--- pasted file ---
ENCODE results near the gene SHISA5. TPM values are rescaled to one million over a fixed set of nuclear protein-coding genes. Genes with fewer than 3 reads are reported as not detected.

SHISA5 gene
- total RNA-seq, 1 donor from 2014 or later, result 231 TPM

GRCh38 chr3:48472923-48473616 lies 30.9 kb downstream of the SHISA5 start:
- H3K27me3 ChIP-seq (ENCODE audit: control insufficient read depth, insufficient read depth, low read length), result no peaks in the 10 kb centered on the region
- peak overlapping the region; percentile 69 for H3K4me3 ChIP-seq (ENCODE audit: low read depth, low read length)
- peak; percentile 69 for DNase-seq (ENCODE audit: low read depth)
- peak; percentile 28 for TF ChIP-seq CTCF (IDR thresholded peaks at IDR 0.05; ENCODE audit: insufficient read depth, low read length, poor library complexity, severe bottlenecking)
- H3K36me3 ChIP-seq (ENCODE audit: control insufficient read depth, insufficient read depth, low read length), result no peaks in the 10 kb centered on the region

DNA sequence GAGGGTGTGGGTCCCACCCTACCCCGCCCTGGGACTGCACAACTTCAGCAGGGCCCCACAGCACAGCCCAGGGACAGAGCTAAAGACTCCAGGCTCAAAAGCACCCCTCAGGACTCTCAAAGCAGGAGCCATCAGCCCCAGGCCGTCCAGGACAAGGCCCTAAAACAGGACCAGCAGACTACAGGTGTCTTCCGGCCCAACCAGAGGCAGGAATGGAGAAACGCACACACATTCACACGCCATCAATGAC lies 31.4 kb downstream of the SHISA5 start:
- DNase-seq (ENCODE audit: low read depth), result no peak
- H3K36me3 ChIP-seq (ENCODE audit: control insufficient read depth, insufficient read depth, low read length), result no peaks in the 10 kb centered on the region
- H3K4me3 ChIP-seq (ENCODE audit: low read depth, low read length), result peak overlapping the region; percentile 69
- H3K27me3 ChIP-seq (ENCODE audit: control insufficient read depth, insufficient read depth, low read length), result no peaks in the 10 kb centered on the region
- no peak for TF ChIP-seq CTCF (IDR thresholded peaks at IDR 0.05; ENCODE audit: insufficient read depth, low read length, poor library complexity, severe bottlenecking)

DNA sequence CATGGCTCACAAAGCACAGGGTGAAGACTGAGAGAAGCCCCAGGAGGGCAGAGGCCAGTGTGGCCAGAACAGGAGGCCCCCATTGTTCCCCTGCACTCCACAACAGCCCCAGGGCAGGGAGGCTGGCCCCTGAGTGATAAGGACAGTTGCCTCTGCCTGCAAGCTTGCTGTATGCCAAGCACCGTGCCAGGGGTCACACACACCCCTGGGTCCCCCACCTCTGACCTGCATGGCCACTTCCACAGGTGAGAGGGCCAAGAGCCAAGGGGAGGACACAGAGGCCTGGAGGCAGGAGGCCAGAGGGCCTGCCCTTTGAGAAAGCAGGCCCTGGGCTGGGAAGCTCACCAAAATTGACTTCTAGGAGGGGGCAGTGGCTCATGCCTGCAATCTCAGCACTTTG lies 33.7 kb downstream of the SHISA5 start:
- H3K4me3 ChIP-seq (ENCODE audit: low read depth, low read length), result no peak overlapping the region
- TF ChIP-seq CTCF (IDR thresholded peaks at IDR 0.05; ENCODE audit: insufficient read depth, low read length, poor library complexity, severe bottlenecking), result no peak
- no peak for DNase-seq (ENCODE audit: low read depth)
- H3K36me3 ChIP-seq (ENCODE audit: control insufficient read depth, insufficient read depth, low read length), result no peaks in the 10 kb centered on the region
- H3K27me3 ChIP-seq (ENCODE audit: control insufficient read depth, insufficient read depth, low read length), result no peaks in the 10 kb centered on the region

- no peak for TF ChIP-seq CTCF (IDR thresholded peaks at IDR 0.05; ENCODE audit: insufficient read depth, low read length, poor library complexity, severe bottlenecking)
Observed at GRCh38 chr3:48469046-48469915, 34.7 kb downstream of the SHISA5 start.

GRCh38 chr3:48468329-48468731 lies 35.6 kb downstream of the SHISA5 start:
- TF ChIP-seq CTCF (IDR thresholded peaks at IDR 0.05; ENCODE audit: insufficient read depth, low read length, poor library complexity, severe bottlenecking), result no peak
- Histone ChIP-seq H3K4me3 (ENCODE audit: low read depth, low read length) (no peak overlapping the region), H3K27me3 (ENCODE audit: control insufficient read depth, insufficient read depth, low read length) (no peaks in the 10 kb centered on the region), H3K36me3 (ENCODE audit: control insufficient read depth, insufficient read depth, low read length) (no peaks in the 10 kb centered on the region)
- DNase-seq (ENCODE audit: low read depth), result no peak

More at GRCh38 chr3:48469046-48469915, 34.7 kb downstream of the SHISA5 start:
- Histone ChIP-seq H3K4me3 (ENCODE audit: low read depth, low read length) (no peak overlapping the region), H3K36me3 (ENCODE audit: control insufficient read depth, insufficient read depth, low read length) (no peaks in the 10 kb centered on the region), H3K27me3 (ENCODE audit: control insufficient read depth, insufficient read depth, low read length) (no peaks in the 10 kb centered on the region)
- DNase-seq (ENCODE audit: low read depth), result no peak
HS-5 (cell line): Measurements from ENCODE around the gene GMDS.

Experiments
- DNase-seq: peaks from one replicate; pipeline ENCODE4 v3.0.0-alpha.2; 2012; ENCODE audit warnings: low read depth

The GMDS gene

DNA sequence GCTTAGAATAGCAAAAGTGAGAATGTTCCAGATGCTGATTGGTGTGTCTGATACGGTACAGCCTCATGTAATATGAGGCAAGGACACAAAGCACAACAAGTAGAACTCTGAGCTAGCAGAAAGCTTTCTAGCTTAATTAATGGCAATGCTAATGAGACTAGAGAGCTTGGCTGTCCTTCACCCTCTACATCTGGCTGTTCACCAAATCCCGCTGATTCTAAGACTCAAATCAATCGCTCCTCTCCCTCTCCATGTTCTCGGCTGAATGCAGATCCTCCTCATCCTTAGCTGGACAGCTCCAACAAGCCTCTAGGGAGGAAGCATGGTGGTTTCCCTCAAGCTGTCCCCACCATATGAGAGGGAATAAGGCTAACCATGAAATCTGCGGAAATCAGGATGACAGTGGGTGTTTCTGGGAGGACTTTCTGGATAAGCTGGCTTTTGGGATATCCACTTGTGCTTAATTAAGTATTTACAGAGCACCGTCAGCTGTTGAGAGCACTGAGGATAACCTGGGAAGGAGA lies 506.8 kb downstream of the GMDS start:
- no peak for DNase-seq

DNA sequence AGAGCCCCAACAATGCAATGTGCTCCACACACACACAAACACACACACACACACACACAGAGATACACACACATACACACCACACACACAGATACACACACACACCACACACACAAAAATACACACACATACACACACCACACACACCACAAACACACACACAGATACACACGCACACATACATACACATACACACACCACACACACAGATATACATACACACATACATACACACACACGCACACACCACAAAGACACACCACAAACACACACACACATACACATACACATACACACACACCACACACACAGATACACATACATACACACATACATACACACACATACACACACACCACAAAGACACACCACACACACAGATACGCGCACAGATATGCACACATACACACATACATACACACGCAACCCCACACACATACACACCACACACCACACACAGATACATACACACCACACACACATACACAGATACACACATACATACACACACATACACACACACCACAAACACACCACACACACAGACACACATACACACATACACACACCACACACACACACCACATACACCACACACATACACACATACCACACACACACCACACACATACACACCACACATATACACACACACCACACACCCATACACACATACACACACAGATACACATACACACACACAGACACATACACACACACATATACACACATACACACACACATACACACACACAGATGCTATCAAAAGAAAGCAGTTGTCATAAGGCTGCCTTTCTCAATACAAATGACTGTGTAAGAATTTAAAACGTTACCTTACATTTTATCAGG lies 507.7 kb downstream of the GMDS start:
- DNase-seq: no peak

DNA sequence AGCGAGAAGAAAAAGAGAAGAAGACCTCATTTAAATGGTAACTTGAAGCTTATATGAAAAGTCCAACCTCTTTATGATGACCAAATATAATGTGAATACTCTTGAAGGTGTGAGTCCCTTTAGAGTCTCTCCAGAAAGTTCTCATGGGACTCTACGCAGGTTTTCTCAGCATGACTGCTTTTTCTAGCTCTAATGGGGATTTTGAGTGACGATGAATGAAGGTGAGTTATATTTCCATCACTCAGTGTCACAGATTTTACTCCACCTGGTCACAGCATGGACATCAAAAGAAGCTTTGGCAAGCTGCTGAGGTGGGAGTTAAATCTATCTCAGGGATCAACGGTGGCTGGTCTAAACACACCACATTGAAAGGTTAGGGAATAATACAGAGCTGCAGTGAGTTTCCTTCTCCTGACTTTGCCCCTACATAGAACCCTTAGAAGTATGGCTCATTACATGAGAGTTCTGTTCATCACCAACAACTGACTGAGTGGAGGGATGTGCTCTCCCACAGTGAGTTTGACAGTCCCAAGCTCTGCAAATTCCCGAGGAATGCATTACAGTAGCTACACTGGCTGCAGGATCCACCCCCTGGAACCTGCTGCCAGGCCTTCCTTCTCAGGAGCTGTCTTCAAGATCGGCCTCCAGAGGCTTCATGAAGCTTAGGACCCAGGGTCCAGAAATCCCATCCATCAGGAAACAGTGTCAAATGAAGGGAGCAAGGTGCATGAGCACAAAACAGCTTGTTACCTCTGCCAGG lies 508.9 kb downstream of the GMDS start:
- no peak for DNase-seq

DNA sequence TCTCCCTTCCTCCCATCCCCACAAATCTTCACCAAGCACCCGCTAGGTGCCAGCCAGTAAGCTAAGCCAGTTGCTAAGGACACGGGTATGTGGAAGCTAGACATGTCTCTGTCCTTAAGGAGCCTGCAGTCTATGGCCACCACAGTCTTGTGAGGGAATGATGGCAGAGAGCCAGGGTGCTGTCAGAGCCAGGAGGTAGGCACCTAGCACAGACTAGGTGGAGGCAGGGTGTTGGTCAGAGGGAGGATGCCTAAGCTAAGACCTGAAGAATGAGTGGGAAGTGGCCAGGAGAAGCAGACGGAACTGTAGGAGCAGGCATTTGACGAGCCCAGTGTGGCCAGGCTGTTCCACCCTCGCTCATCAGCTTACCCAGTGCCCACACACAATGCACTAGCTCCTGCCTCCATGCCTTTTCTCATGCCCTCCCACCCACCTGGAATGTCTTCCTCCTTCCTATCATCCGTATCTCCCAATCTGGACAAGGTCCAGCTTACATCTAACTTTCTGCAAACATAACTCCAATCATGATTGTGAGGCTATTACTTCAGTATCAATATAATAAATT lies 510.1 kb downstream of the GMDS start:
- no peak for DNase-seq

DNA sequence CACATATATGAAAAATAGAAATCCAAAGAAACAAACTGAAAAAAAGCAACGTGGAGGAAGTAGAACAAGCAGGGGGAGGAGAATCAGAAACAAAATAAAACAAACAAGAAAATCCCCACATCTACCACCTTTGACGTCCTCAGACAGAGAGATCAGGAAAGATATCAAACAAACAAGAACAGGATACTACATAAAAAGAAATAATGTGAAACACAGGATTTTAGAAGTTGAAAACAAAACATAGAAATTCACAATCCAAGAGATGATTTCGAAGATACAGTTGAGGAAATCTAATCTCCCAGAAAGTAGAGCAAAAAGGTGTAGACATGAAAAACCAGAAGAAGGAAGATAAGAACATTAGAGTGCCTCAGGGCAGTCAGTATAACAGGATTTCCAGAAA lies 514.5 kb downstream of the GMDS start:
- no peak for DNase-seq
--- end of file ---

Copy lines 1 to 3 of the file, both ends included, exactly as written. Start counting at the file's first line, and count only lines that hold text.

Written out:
ENCODE results near the gene SHISA5. TPM values are rescaled to one million over a fixed set of nuclear protein-coding genes. Genes with fewer than 3 reads are reported as not detected.

SHISA5 gene
- total RNA-seq, 1 donor from 2014 or later, result 231 TPM